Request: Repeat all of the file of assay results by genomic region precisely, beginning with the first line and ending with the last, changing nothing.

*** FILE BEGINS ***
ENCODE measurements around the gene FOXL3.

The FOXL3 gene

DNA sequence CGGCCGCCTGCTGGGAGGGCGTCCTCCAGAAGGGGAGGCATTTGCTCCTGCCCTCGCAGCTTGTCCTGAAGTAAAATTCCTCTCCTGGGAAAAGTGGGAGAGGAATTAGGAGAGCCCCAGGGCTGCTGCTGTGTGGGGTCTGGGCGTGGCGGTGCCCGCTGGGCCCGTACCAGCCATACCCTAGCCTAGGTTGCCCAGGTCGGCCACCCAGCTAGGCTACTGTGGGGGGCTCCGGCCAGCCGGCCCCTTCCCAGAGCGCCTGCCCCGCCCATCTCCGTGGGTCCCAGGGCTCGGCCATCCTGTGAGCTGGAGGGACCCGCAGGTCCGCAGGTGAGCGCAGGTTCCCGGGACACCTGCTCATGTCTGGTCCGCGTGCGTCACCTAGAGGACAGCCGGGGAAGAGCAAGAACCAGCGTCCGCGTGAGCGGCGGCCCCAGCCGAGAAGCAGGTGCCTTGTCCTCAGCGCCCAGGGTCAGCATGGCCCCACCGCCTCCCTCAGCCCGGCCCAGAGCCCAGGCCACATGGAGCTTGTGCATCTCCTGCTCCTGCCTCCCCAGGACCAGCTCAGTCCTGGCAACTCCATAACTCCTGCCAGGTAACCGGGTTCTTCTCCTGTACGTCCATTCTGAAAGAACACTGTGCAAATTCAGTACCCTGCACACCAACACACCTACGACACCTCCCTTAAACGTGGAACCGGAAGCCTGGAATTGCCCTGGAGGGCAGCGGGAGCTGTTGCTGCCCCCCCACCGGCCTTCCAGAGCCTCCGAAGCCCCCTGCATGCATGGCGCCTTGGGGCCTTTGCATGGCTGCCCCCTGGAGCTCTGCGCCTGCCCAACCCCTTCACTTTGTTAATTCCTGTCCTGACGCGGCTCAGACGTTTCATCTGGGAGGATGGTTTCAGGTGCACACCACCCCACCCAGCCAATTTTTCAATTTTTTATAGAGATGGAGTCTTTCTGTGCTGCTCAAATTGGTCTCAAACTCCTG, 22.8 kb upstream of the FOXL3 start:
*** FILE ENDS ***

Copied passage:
ENCODE measurements around the gene FOXL3.

The FOXL3 gene

DNA sequence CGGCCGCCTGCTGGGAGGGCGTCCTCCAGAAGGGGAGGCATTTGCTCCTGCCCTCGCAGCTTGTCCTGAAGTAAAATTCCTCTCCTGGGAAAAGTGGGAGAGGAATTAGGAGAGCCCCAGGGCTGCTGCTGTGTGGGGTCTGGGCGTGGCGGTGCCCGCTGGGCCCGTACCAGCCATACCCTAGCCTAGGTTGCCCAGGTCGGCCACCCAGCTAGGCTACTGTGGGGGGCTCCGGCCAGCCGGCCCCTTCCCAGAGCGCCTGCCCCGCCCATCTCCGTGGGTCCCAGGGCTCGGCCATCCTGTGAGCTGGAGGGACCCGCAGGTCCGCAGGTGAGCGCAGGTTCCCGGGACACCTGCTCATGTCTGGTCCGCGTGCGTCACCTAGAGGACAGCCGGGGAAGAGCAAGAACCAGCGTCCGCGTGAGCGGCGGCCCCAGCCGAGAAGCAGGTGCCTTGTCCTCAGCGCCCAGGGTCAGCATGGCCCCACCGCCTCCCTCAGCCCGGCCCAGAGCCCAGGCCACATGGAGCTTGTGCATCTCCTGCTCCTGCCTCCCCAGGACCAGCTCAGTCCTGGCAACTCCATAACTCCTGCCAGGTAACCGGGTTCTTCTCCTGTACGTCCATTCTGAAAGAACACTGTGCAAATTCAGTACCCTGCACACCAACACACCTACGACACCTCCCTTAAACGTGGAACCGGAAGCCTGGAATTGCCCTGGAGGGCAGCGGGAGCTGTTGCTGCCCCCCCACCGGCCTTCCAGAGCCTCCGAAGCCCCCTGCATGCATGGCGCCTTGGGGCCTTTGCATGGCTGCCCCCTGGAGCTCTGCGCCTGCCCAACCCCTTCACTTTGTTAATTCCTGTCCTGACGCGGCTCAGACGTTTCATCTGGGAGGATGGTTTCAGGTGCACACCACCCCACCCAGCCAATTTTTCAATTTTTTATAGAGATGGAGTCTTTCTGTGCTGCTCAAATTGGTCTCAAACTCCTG, 22.8 kb upstream of the FOXL3 start: